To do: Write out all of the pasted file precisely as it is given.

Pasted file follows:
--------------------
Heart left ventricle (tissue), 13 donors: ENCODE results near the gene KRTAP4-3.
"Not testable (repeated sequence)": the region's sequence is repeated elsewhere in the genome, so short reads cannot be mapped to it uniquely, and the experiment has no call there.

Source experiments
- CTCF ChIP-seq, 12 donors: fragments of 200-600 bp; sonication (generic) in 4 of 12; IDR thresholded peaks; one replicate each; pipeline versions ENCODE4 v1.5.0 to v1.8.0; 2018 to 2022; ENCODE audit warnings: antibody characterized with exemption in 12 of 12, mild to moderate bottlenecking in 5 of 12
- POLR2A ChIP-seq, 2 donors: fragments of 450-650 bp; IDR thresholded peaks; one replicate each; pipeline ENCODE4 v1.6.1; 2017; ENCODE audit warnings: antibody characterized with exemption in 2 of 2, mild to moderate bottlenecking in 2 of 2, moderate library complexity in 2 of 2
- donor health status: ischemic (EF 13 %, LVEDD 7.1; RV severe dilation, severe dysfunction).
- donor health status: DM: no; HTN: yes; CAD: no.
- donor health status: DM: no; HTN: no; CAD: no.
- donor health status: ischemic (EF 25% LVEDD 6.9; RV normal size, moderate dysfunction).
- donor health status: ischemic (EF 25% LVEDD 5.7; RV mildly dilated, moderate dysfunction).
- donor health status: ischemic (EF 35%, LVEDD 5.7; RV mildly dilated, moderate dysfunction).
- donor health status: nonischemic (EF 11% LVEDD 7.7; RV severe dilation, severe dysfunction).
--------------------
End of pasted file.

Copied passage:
Heart left ventricle (tissue), 13 donors: ENCODE results near the gene KRTAP4-3.
"Not testable (repeated sequence)": the region's sequence is repeated elsewhere in the genome, so short reads cannot be mapped to it uniquely, and the experiment has no call there.

Source experiments
- CTCF ChIP-seq, 12 donors: fragments of 200-600 bp; sonication (generic) in 4 of 12; IDR thresholded peaks; one replicate each; pipeline versions ENCODE4 v1.5.0 to v1.8.0; 2018 to 2022; ENCODE audit warnings: antibody characterized with exemption in 12 of 12, mild to moderate bottlenecking in 5 of 12
- POLR2A ChIP-seq, 2 donors: fragments of 450-650 bp; IDR thresholded peaks; one replicate each; pipeline ENCODE4 v1.6.1; 2017; ENCODE audit warnings: antibody characterized with exemption in 2 of 2, mild to moderate bottlenecking in 2 of 2, moderate library complexity in 2 of 2
- donor health status: ischemic (EF 13 %, LVEDD 7.1; RV severe dilation, severe dysfunction).
- donor health status: DM: no; HTN: yes; CAD: no.
- donor health status: DM: no; HTN: no; CAD: no.
- donor health status: ischemic (EF 25% LVEDD 6.9; RV normal size, moderate dysfunction).
- donor health status: ischemic (EF 25% LVEDD 5.7; RV mildly dilated, moderate dysfunction).
- donor health status: ischemic (EF 35%, LVEDD 5.7; RV mildly dilated, moderate dysfunction).
- donor health status: nonischemic (EF 11% LVEDD 7.7; RV severe dilation, severe dysfunction).